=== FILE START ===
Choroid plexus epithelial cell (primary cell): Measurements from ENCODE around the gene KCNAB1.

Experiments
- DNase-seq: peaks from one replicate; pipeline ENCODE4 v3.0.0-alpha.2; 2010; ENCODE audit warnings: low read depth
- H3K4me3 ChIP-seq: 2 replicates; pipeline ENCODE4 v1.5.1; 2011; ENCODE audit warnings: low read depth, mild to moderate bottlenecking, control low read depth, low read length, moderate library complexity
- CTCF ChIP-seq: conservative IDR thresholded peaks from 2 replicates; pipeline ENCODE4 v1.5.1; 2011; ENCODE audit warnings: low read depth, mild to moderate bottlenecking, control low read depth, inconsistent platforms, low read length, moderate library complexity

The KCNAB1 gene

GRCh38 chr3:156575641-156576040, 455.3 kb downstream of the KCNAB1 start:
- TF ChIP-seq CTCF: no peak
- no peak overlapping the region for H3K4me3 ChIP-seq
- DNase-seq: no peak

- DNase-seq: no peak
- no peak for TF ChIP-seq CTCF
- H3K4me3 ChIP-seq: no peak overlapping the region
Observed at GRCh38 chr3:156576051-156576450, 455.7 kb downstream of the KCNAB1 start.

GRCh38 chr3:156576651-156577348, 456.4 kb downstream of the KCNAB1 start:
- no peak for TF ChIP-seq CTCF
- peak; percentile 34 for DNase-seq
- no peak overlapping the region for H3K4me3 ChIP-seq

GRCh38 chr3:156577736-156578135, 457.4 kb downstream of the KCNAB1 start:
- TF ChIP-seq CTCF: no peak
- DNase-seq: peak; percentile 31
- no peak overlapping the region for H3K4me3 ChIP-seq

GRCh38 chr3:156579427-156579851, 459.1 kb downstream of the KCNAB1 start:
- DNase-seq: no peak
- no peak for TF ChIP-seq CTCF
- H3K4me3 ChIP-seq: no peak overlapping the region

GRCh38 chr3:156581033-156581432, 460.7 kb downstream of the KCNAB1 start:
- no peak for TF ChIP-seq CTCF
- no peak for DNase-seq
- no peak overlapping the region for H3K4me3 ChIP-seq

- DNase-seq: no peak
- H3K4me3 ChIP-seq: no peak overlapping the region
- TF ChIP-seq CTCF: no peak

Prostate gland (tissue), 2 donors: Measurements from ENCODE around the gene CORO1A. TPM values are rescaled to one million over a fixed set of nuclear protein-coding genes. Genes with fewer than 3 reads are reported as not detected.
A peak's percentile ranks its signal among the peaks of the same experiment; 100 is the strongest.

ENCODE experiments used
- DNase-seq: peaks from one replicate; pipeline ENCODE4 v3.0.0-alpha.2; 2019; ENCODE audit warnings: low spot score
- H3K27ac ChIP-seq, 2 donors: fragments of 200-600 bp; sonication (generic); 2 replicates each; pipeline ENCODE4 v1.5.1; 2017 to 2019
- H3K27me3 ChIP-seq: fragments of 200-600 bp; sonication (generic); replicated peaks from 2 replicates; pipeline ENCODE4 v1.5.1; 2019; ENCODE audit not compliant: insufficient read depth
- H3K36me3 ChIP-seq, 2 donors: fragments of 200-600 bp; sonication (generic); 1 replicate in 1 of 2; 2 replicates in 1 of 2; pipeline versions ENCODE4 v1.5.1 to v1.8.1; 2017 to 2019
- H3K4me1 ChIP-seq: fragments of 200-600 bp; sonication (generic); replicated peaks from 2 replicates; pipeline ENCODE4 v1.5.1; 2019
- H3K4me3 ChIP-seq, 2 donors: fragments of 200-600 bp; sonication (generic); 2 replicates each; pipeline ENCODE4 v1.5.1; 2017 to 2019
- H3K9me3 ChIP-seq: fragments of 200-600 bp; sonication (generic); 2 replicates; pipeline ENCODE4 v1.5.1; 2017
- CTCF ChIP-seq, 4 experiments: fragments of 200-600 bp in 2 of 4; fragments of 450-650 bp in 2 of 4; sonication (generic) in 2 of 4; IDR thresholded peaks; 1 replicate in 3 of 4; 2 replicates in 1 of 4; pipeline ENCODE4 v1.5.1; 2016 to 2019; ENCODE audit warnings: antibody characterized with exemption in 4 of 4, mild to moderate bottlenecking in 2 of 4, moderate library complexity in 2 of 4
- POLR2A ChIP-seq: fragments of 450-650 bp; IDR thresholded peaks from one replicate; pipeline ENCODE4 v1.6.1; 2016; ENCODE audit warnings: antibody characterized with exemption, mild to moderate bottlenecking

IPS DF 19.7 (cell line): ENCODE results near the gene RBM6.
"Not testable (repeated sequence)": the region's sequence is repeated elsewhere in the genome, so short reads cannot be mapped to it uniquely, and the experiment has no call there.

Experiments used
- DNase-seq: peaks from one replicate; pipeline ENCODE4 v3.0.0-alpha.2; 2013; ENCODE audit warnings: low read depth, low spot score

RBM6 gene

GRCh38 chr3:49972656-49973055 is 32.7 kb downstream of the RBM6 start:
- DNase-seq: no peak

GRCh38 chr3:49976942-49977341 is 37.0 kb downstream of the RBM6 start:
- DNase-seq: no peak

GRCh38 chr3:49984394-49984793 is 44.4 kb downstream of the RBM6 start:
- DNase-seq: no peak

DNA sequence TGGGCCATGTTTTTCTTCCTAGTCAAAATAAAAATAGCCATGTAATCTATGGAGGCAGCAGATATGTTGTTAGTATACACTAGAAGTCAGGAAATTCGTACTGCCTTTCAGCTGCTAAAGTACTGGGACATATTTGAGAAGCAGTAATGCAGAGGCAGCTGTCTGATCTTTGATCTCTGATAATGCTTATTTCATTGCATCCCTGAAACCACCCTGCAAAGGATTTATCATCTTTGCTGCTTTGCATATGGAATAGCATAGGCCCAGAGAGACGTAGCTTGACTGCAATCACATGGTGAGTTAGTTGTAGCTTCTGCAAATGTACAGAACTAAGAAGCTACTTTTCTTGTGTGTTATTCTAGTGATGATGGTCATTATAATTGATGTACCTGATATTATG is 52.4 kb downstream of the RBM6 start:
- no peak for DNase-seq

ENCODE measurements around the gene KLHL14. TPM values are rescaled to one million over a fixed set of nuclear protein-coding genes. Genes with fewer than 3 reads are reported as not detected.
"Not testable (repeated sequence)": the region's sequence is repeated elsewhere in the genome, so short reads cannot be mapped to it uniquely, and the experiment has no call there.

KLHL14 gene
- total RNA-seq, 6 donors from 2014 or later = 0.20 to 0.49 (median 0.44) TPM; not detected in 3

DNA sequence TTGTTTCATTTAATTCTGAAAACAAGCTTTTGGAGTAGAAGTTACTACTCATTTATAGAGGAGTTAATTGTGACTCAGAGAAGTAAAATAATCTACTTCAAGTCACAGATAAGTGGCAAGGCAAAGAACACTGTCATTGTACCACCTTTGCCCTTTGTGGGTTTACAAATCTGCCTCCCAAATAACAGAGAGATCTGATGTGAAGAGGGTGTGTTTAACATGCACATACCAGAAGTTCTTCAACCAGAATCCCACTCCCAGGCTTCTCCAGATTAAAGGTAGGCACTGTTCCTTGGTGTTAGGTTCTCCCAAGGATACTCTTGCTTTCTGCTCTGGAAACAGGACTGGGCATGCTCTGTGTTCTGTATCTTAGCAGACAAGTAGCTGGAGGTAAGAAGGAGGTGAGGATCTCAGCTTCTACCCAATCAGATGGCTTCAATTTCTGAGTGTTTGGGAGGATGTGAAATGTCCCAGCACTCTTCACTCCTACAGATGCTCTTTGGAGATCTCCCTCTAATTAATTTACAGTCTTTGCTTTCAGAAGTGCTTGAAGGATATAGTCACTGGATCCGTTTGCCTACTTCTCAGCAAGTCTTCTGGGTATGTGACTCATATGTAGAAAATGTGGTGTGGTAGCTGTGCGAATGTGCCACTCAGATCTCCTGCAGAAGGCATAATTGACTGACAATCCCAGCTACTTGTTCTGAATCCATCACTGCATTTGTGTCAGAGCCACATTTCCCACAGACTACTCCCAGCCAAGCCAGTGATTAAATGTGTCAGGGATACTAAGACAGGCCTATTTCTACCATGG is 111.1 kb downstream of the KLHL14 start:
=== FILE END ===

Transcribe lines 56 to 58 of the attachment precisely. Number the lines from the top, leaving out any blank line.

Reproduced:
- DNase-seq: no peak

DNA sequence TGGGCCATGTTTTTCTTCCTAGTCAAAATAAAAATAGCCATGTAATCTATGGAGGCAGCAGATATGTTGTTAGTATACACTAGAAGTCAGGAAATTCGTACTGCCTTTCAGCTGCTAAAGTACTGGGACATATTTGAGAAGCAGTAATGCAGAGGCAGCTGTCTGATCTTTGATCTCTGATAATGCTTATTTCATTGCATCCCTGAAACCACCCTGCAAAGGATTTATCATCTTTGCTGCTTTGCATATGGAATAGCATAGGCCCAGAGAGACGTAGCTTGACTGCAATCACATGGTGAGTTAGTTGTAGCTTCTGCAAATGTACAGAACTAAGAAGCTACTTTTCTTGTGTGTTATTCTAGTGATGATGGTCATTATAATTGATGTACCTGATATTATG is 52.4 kb downstream of the RBM6 start:
- no peak for DNase-seq